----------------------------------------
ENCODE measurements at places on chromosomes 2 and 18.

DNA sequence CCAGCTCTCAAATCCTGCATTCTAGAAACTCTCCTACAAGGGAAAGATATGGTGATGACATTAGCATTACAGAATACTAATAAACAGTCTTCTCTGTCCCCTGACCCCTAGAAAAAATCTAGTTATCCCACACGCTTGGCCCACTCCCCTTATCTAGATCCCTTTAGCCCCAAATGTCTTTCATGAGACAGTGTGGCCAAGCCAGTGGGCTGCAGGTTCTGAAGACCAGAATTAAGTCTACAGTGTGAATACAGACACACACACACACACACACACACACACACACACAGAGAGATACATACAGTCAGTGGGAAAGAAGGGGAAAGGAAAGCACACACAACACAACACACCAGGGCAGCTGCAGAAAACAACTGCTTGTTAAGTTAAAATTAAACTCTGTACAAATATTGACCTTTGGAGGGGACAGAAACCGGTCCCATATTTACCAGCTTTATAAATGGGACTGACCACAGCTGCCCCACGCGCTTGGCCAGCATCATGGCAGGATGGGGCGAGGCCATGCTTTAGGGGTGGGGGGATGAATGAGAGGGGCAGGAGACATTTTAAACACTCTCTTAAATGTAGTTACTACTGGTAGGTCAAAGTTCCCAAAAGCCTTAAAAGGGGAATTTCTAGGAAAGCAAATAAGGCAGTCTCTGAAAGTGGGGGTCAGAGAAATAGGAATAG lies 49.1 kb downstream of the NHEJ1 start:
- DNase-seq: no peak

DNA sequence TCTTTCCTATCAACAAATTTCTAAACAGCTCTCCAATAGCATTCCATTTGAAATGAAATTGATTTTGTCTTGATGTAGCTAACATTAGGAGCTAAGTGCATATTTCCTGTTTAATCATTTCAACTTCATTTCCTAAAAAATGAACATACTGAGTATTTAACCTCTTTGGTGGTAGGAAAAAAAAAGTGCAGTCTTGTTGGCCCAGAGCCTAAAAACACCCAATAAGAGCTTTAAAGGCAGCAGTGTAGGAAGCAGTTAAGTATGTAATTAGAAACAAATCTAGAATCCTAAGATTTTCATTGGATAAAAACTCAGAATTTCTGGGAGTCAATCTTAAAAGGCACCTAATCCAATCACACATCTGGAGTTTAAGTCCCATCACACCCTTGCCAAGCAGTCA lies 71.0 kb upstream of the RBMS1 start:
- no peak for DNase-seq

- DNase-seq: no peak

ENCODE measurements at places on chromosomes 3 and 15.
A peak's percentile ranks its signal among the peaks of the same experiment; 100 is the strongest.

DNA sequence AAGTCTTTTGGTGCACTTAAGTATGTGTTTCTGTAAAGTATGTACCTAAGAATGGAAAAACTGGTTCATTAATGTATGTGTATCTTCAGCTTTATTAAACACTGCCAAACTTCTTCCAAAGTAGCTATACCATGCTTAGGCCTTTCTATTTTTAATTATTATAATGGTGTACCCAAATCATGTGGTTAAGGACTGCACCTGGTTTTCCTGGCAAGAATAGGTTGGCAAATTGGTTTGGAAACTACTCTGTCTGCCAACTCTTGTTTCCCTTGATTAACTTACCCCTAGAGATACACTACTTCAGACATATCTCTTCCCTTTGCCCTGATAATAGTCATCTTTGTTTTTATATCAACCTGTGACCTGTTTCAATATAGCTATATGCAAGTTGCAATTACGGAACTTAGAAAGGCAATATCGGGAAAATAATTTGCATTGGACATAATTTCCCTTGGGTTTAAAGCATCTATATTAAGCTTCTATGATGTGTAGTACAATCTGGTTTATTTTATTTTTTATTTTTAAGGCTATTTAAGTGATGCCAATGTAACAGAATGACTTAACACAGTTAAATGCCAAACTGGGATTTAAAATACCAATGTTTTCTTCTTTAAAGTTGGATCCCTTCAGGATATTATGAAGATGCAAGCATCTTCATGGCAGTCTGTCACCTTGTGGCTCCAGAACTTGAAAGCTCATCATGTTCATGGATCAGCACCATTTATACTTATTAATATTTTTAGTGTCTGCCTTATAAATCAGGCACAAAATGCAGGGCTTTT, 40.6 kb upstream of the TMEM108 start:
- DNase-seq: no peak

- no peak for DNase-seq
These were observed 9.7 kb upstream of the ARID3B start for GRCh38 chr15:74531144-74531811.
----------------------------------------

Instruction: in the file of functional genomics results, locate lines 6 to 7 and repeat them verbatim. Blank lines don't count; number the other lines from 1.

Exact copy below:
- DNase-seq: no peak

ENCODE measurements at places on chromosomes 3 and 15.